COMSAT service to aid the executive travelerCOMSAT...

TECHNOLOGY & COMMUNICATION

September 27, 1993|By STEVE AUERWECK | STEVE AUERWECK,Staff Writer

COMSAT service to aid the executive traveler

COMSAT Aeronautical Services, aiming at the corporate aviation market, has announced a trio of services that got their start on the most executive of executive jets -- Air Force One.

Travelers on planes equipped with radio gear that communicates through COMSAT Mobile Communications' Inmarsat satellite system will now be able to send faxes at 9.6 kilobits per second (the normal rate of office fax machines), link up with computer data bases at 2,400 bps and chat over a digitally encrypted voice channel, with no fear of eavesdropping by radio enthusiasts or corporate spies.

The announcement was made at the National Business Aircraft Association show in Atlanta. COMSAT spokesman Paul Jacobsen said that while the Clarksburg-based company will be equipping United Airlines jets through its partnership with GTE Airfone, the commercial market generally has been slowed by recession.

Still, prospects remain strong in the business market.

Roger McEvoy, the company's director for government and general aviation services, said: "Air Force One has driven this technology at COMSAT. It was developed specifically for Air Force One and all of the other support aircraft."

The satellite technology doesn't come cheap. An aircraft "earth station" can range from $300,000 up to $500,000 and more for multichannel models. But that needs to be viewed in context, the COMSAT folks say. For example, a Gulfstream 4, the Rolls-Royce of corporate jets, might cost $28 million.

"More than once, we've had an executive get off the jet and tell the pilot, 'We've just paid for this telephone,' " because of a deal that was clinched during the flight, Mr. McEvoy said.

One reason for the expense is the need to keep the plane's antenna aimed precisely at the satellite, Mr. McEvoy said. One system, called "phased array," steers the signal electronically; another approach links up with the plane's navigation system, constantly tilting and swiveling the dish as the plane climbs and banks.

Hughes wins contract to provide jet phones

Hughes Network Systems Inc. of Germantown announced last week that it had won a contract worth more than $117 million to provide 200,000 airliner telephones.

The contract is from Seattle-based Claircom Communications, which provides digital communications through its AirOne service. American Airlines recently picked Claircom to outfit its entire fleet of 650 jets with AirOne phones.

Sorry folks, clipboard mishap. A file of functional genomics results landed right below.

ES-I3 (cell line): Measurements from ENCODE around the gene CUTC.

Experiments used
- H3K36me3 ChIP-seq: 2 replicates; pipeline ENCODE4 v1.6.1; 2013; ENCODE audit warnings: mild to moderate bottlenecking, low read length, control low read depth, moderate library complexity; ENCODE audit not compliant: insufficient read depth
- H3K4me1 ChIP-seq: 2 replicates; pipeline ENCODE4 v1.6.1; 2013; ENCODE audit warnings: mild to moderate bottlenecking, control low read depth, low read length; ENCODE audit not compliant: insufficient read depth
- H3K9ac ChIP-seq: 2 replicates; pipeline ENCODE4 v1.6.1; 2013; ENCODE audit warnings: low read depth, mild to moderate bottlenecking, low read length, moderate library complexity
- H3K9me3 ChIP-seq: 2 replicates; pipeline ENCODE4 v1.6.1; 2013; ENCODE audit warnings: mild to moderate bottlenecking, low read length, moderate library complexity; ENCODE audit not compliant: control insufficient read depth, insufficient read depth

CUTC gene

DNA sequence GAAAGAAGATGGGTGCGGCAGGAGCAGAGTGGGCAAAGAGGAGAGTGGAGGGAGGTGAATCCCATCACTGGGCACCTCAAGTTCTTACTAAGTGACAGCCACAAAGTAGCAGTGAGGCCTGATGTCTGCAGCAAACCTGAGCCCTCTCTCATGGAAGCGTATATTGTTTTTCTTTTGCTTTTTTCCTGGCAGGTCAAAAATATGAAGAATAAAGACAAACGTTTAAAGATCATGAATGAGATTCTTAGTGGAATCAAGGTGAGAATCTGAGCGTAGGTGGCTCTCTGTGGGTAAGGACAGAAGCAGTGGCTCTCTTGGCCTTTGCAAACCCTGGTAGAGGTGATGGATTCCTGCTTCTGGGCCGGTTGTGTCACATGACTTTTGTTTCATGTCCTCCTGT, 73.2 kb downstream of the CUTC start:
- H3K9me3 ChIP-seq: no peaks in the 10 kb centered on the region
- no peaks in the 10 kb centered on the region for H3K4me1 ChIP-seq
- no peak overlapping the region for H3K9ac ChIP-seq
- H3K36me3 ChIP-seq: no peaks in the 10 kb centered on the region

Hughes will be building the 100,000 seat-back phones and 100,000 armrest-mounted phones, along with 1,200 supporting radio systems, at its plant in San Diego, which also makes cellular phones for cars.

Hughes Network Systems is a subsidiary of Hughes Aircraft Co., a unit of GM Hughes Electronics.

Windows software sales rise as DOS sales fade

Sales of computer applications software that runs under Microsoft Corp.'s Windows are continuing to soar, while plain old DOS applications are fading into the background.

In the second quarter, according to the Software Publishers Association, the Windows category rocketed to $775 million, up 53 percent from the period a year before. The DOS group took a 16 percent slide, to $495 million.

PC application software revenue overall grew by a healthy 13.9 percent, tempered somewhat by the past year's price wars.

Sales for Apple Computer Inc.'s Macintosh kept pace, growing 14.1 percent from the period a year ago.

FCC move a mixed bag for Baltimore company

The FCC decision on frequency allotments for personal communications services came as a mixed blessing last week to American Personal Communications LP, the Baltimore-based company that is breaking ground in the field.

"We liked some of it and didn't like some of it," said W. Scott Schelle, the company's vice president for strategic planning and regulatory affairs in Washington.

"We felt real good about the MTAs" -- the use of "major trading areas" to define license boundaries. "We were the company that advanced the idea to the FCC."

But the allocation of 30-megahertz license blocks was disappointing; APC had been pressing for 40-megahertz chunks.

Mr. Schelle also believes the field has been opened too widely. "The idea of seven operators competing in the Baltimore area is ridiculous," he said. APC believes a market this size can support three or four operators at best.

MicroProse produces a football simulator

MicroProse Inc. of Hunt Valley is out with its first football simulator, one that uses real team names and logos and real players and coaches, by virtue of licensing agreements with the National Football League's Coaches Club and Players Association.

NFL Coaches Club Football, for MS-DOS machines, lets players act as coaches, choosing from a 160-play playbook that's tailored to the style of each team. It displays the action in 3-D graphics, with features like instant replays and variable camera angles. The game has a list price of $59.95.

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